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There is no criticism of robotic surgery listed here, making the article read like a commercial or advertisement for da Vinci Surgical Systems. Criticism should be added. On possible reference:  —Preceding unsigned comment added by Brobdignagian (talk • contribs) 19:55, 14 February 2010 (UTC)
- couldn't agree more. this article is a sad excuse for what an encyclopedia entry should be. the mention of various 'prominent' practitioners reeks of commercial interest.Toyokuni3 (talk) 19:56, 23 June 2010 (UTC)
The reference to the unmanned surgery operation in Italy, May 2006 link is broken. Any chance theres another place with the article?
- I agree. It also appears that this is describing the same event as detailed in the preceding paragraph, thus I have removed the redundant, unverifiable line. --220.127.116.11 (talk) 19:05, 22 August 2009 (UTC)
The article on robotic prostatectomy is very one sided and sounds as if it was written by one of the companies acolytes. The advantages of robotic prostatectomy are few, the claims are unproven and the disadvantages are not mentioned. Few negative articles have appeared in the press. The New York Times (Feb. 14, 2010) featured an article titled “Results Unproven, Robotic Surgery Wins Converts” which begins to chronicle some of the concerns with it. Articles in medical journals by William J. Catalona, M.D. and Herbert Lapor, M.D., both internationally know prostate cancer experts have openly questioned the appropriateness of robotic prostatectomy. John P. Mulhall, M.D. has question the misinformation on websites about erectile function after robotic prostatectomies.
A brief review of some of the concerns with robotic prostatectomy is listed below:<br />
Complexity and difficulty of the procedure – the robotic tool is a very complex computer assisted mechanism. Mastering it is difficult with experts estimating the need to do 500 or more cases before one could be considered and expert. This is a very long learning curve compared to standard open surgery. In addition, it requires a very highly trained and specialized surgical team with technicians, more so than standard surgery, for its safe performance.
Bleeding and visibility – Bleeding must be controlled to the extreme with vigorous use of the electric diathermy cautery. What would be considered minor bleeding in any open surgery is unacceptable in robotic cases because vision via the camera lens can easily be obscured by blood splatter on the tiny aperture. The peri-prostate area is rich in vasculature. Significant bleeding from any medium sized vessel could necessitate the need to convert of an open case. An open hands-on access is undisputed as the best method to control hemorrhage. Comparing overall blood loss in standard open vs robotic approaches yields no clinically significant difference in typical cases when the surgeons are of equal skills since transfusions are rarely needed in either situation.
Minimally invasive? – The invasiveness of the surgey here applies only to the skin incision since the internal procedure is no different than a standard prostatectomy. A standard prostatectomy can be done with one 5 inch incision while a robotic case is performed through 5 one inch incisions.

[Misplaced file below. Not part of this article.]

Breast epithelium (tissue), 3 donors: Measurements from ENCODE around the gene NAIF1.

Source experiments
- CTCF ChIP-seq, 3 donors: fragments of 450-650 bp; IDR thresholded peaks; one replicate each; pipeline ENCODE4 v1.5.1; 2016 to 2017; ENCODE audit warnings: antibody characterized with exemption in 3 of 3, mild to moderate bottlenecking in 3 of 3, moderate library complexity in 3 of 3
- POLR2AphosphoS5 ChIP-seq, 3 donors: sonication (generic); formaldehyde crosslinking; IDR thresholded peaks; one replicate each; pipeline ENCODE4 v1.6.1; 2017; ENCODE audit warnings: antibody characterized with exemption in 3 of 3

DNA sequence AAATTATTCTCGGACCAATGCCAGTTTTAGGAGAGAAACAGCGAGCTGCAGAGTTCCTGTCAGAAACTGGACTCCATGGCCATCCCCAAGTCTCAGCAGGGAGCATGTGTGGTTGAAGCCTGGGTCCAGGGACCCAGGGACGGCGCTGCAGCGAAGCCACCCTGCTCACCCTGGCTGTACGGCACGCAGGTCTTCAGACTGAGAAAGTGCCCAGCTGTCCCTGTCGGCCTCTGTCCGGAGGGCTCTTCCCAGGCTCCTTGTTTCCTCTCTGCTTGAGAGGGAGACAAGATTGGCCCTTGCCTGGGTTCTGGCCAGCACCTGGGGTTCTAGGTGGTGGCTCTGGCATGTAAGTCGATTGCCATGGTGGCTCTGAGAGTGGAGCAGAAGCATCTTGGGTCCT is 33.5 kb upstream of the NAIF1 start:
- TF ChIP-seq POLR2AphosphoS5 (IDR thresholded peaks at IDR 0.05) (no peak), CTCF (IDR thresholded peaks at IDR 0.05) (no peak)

Lymph Node dissection – A lymph node dissection is a standard component of oncologic surgery. It is always performed in the standard open procedure and the results of it can be instrumental in deciding appropriate adjuvant radiation therapy or not. A lymph node dissection is rarely done by most robotic surgeons because of the considerable increase in time of an already long case and the danger of injuring a major blood vessel such as the external iliac vein which would be almost impossible to repair robotically.
Loss of Surgical touch – A robotic surgeon has no tactile feel which is major disadvantage over standard open surgery. The surgeon’s hands provide an important added human sense to guide surgery and assess the organ for cancer, which can be felt but not seen.
Anesthetic – A standard open prostatectomy is commonly performed under just an epidural anesthetic while robotic surgery cannot and requires a full general anesthetic with intubation, ventilator and paralysis.
Time of Surgery – The length of the robotic procedure is generally twice that of an open case when comparing skin to skin and not just looking at robotic consol time. Any improvement in operative time in a robotic case requires a very experienced surgeon and surgical team.
Additional Risk Factors in Robotic Prostatectomy – Since many robotic surgeons use a transperitoneal approach, this opens the patient up to possible bowel injury during the surgery in addition to the risks during trocar insertion. Standard open prostatectomy is always performed in an extra-peritoneal retropubic approach. Carbon dioxide absorption during robotic surgery is an additional risk not present with standard open surgery. Rectal injuries which are rare (<1%) in open prostatectomies is reported to occur in up to 2.4% of robotic cases.